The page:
The Hunger Games

Hungry for more.

The Hunger Games arrives in theaters under a mountain of publicity. Don’t let the hype scare you off. The view from the top of that pile of advertising is refreshingly newsworthy and relevant, words we don’t often use in describing broad-stroke, violent fantasies pitched at PG-13 audiences.

That’s because the story — adapted from the first volume of author Suzanne Collins’ phenomenally popular trilogy of young-adult novels and directed by Gary Ross — captures the spirit of the times in clear, deliberate terms. In an unspecified future date in which the former USA has become the nation of Panem (as in the Latin phrase panem et circenses, or “bread and circuses”), the ruling class in The Capitol demands from the under-classes in the country’s twelve outlying districts an annual “Reaping,” in which two children from the twelve-to-eighteen age group in each district are chosen to fight to the death for the amusement of the elite.

Thus the peasants, designated as “Tributes,” kill each other; 24 contestants, last one standing wins. The Hunger Games serve two purposes in the decidedly decadent social fabric of Panem: to punish the proles for an earlier rebellion, and to help refocus the value system of the upper classes, otherwise maintained by fences, droid aircraft, heavily armed police, and omnipresent video surveillance.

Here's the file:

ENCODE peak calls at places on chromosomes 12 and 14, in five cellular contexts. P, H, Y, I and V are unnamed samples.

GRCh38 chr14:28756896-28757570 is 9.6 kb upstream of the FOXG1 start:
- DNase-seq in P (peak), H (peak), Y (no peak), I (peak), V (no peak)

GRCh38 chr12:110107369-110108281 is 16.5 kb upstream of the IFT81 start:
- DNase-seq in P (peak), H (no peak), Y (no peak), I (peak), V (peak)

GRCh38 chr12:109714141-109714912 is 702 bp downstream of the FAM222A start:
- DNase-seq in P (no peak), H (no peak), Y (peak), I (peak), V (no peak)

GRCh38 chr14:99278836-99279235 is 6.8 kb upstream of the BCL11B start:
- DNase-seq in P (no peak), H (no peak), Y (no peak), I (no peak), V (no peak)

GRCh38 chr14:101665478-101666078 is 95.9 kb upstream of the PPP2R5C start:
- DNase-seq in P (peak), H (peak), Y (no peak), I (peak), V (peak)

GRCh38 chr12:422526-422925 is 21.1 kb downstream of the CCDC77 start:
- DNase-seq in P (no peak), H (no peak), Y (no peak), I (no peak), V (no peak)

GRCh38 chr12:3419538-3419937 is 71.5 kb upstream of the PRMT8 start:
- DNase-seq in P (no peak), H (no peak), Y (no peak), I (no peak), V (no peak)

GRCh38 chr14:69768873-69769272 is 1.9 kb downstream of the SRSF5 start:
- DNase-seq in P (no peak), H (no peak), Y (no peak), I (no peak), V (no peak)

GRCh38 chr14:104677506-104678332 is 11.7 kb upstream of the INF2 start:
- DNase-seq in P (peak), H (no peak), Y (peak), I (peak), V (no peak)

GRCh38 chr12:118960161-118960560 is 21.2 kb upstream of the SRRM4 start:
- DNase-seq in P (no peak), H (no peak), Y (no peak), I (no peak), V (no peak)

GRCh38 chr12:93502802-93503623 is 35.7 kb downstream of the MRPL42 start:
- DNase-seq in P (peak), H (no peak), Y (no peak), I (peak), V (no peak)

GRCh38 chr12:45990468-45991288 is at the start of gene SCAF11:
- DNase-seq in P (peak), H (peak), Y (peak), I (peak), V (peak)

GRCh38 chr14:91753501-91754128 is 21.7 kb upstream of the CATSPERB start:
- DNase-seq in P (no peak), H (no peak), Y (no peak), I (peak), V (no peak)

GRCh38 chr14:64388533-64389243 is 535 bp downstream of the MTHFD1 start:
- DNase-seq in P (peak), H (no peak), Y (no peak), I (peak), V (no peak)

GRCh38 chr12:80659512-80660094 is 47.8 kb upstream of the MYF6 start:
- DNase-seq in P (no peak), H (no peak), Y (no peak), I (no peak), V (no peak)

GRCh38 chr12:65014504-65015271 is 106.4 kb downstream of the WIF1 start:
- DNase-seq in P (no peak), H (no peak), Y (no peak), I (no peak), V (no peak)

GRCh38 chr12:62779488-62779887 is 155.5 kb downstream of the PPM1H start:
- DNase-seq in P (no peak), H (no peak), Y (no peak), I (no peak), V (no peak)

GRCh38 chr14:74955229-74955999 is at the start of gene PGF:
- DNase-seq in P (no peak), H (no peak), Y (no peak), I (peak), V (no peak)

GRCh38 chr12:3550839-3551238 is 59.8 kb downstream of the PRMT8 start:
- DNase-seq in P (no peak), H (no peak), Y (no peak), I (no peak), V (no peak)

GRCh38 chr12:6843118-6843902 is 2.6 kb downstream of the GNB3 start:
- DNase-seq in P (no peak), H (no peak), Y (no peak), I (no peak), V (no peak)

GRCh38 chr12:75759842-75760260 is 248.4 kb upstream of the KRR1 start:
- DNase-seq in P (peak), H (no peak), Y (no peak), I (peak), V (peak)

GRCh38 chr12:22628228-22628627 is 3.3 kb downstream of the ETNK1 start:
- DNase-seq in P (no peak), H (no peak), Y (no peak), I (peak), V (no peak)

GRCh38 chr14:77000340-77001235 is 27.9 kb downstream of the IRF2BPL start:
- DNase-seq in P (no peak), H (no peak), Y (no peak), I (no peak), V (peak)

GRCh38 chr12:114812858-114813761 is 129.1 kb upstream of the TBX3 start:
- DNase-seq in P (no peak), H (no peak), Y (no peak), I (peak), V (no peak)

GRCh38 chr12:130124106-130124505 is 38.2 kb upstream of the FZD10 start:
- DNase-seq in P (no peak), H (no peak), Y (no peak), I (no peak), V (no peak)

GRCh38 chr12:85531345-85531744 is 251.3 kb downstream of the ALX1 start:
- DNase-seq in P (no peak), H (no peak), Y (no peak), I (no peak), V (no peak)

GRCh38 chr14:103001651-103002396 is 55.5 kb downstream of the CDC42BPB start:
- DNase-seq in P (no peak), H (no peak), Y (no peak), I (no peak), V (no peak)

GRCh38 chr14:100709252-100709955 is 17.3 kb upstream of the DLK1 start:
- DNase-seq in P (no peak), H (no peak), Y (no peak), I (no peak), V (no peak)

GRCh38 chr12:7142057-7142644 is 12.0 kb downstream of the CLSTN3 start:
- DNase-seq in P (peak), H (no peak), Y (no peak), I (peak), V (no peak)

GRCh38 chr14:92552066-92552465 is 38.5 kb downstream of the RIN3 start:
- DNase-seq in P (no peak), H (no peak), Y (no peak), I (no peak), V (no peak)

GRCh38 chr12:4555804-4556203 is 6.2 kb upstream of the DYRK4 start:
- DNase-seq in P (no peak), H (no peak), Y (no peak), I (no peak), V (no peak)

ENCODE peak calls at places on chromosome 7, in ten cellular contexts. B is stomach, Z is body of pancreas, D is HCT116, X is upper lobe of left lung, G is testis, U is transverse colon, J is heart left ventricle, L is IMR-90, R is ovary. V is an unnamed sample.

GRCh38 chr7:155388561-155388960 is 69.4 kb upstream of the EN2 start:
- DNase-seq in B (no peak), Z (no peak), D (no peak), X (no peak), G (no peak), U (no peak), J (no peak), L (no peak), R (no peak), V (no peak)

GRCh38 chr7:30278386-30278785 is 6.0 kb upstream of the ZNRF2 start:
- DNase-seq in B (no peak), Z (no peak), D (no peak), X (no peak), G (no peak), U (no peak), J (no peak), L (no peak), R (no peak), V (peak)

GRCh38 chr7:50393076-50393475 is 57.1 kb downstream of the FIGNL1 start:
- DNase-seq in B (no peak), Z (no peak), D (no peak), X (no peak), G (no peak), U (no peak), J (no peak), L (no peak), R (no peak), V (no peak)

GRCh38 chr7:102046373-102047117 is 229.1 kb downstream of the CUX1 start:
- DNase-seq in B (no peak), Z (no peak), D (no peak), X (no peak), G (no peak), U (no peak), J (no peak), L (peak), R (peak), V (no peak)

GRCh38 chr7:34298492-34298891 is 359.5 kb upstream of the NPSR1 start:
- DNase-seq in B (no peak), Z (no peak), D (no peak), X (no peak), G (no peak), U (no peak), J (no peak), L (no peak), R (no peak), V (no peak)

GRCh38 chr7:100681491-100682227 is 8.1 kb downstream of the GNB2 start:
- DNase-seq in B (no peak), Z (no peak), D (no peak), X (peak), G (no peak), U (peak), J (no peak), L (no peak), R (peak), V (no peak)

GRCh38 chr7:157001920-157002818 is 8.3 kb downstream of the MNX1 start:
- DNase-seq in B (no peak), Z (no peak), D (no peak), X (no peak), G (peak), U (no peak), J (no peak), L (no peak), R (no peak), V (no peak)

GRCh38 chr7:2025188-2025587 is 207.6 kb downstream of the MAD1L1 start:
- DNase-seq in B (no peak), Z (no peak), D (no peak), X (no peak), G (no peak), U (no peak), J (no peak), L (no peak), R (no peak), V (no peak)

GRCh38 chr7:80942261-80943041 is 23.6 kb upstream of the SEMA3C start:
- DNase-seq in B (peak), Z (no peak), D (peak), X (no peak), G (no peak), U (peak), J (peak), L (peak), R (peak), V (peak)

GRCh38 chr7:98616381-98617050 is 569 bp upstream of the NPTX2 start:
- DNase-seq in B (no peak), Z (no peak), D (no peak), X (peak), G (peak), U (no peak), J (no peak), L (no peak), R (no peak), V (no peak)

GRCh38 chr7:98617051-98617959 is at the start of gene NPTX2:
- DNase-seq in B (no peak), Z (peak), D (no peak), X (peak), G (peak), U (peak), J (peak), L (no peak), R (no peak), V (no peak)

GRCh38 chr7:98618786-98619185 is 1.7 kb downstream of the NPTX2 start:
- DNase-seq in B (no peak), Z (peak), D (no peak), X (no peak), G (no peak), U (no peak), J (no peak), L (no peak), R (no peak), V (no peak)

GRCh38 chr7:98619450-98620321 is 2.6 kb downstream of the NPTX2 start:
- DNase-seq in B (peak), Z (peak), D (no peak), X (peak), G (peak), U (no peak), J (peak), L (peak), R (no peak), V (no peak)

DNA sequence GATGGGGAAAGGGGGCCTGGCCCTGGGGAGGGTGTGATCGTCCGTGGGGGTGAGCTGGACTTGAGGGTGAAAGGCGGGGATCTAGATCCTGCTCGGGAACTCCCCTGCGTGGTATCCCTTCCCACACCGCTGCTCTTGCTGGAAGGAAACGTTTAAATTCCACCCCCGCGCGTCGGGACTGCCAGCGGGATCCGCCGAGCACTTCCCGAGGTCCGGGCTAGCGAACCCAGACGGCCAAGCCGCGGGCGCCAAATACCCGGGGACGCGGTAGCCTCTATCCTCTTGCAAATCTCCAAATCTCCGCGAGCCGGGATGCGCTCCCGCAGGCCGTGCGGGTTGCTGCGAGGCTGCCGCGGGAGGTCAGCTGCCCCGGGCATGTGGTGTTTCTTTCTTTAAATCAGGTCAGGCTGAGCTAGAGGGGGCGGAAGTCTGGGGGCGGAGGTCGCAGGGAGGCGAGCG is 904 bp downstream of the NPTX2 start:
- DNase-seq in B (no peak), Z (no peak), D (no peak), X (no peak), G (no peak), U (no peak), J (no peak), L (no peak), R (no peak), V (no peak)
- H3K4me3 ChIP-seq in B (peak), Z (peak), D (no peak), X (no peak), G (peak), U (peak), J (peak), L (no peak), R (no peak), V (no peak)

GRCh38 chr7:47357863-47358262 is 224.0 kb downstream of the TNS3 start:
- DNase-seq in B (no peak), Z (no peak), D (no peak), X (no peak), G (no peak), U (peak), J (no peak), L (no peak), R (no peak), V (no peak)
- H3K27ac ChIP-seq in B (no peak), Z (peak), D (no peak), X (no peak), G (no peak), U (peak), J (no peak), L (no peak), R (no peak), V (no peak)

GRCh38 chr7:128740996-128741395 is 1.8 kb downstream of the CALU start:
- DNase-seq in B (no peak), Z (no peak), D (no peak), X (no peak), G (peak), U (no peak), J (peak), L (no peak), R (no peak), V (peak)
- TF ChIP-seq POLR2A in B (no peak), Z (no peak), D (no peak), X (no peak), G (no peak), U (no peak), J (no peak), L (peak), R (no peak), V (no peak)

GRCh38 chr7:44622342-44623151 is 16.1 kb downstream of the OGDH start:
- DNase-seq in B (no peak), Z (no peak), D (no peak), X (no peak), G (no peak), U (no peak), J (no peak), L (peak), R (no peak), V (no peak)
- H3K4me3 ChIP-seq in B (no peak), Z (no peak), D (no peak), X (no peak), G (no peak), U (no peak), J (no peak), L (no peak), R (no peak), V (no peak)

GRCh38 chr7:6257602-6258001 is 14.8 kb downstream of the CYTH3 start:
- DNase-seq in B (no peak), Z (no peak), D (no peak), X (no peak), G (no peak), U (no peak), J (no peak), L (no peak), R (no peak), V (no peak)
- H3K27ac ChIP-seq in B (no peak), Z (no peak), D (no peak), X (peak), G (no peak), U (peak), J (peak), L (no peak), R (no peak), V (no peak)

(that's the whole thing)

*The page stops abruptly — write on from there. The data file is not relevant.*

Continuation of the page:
District 12, where sixteen-year-old Katniss Everdeen (Jennifer Lawrence) lives with her family, is a dead ringer for the worst parts of Appalachia: hills and hollers, coal mines, rickety shacks, pinched-faced residents searching high and low for something to eat. Katniss supplements her diet by hunting in the forest with her trusty bow and arrow, and has little time for romance with Gale (Liam Hemsworth), a shy local kid who likes her. When the day of the Reaping comes, Katniss volunteers to take the place of her little sister Prim (Willow Shields) alongside the boy chosen by lot, Peeta Mellark (Josh Hutcherson), a baker’s son. It so happens that Peeta has nurtured a crush on Katniss ever since the day he tossed her a burnt bread roll instead of giving it to his hogs. And now they’re on the train to gladiator school and the inevitable painful, nationally televised death in the woodsy Hunger Games arena. They may eventually be forced to kill each other.